Gregory Gonzales, Battle Ground’s municipal court judge, received a personal call Monday from the governor, informing him that he would be Clark County’s next Superior Court judge. The news was “without a doubt, a dream come true,” Gonzales said.
Gonzales will succeed Judge Edwin Poyfair, who is retiring at the end of this month. His appointment was announced in a news release from the office of Gov. Chris Gregoire.
Gonzales, 56, has been a municipal court judge, a part-time position, since 2005 in addition to pursuing a general practice of law. He began his legal career at the law firm Weber Gunn. That firm is in the process of dissolving, and this year, Gonzales opened his own Vancouver firm, where he has handled personal injury cases, misdemeanor criminal defense and general litigation.
A native of Southern California, Gonzales received his law degree from Lewis & Clark College in Portland and moved to Clark County to began his law career.
He said he served as a pro tem judge in the 1990s in District Court and began to have a passion for it. “I enjoy being on the bench. I truly have fun in the right way,” Gonzales said. “That’s where the passion and energy comes from.”
From his years as a municipal court judge, Gonzales said, he’s learned the importance of fairness and equity.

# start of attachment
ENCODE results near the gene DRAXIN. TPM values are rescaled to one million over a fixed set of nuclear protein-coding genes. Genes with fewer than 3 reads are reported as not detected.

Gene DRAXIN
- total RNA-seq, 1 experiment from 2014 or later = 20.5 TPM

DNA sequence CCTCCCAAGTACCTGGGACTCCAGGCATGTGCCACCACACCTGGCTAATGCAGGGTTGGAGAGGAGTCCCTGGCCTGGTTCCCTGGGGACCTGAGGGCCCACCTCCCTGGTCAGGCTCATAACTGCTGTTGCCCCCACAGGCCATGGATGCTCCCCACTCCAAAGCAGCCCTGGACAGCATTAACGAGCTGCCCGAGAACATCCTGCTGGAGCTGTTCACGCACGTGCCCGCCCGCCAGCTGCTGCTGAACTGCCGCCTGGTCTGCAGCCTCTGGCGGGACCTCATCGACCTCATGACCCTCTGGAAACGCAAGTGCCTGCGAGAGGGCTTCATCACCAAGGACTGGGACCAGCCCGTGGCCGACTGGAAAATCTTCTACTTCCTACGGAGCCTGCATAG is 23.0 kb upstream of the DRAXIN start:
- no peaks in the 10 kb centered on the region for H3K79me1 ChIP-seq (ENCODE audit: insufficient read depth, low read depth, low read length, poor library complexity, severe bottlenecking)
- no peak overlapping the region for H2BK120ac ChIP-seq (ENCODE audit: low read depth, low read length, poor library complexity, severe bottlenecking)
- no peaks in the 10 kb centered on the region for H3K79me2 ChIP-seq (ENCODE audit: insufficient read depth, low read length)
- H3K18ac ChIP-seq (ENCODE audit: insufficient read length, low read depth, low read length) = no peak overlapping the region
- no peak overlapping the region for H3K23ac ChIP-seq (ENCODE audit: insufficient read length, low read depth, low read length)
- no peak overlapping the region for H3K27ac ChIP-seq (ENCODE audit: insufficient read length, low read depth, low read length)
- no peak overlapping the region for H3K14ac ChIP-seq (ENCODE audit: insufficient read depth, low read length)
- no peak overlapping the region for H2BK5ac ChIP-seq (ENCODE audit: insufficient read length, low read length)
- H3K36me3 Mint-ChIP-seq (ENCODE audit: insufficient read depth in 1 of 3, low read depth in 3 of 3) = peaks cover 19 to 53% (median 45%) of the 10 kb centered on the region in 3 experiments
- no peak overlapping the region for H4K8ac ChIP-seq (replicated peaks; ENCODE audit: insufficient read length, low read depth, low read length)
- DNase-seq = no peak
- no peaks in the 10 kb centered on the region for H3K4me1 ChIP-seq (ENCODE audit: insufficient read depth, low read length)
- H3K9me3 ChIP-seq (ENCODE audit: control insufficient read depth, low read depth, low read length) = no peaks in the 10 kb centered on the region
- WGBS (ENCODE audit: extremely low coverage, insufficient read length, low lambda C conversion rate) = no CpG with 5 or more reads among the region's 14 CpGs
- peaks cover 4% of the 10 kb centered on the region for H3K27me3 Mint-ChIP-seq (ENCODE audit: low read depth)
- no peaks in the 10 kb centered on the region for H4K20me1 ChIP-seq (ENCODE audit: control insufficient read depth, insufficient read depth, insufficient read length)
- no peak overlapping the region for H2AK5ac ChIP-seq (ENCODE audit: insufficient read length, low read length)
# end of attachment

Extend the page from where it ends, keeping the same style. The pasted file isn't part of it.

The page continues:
The favorite according to a Clark County Bar Association poll last month, he was chosen from among four other applicants. They are Camara Banfield, a senior deputy prosecutor; Darryl Walker, a civil deputy prosecutor;and Bob Yoseph and Josephine Townsend, both private practice lawyers.
“Greg is well-regarded by his colleagues for his work and his integrity on the bench as a municipal court judge,” Gregoire said in the release. “He will bring civil and criminal law experience gained from many years in private practice to his new position on the Superior Court.”
It wasn’t immediately known when Gonzales will be sworn in, or what type of cases he will hear. Poyfair has presided mainly over family law cases, though Superior Court judges do occasionally shift assignments.
Gonzales will have to run in this year’s election to keep the post. Townsend has filed paperwork with the Public Disclosure Commission, announcing that she also plans to run for the seat.
Of the 10 judges on the Clark County Superior Court bench, three — Rich Melnick, Scott Collier and Dan Stahnke — were appointed by Gregoire before they stood for election.
Superior Court judges preside over criminal cases, civil cases involving more than $75,000, divorces, probate cases, juvenile cases and other matters.
They currently earn $148,836 a year.
A judge since 1992, Poyfair, 68, said in January that he would retire and move to Arizona.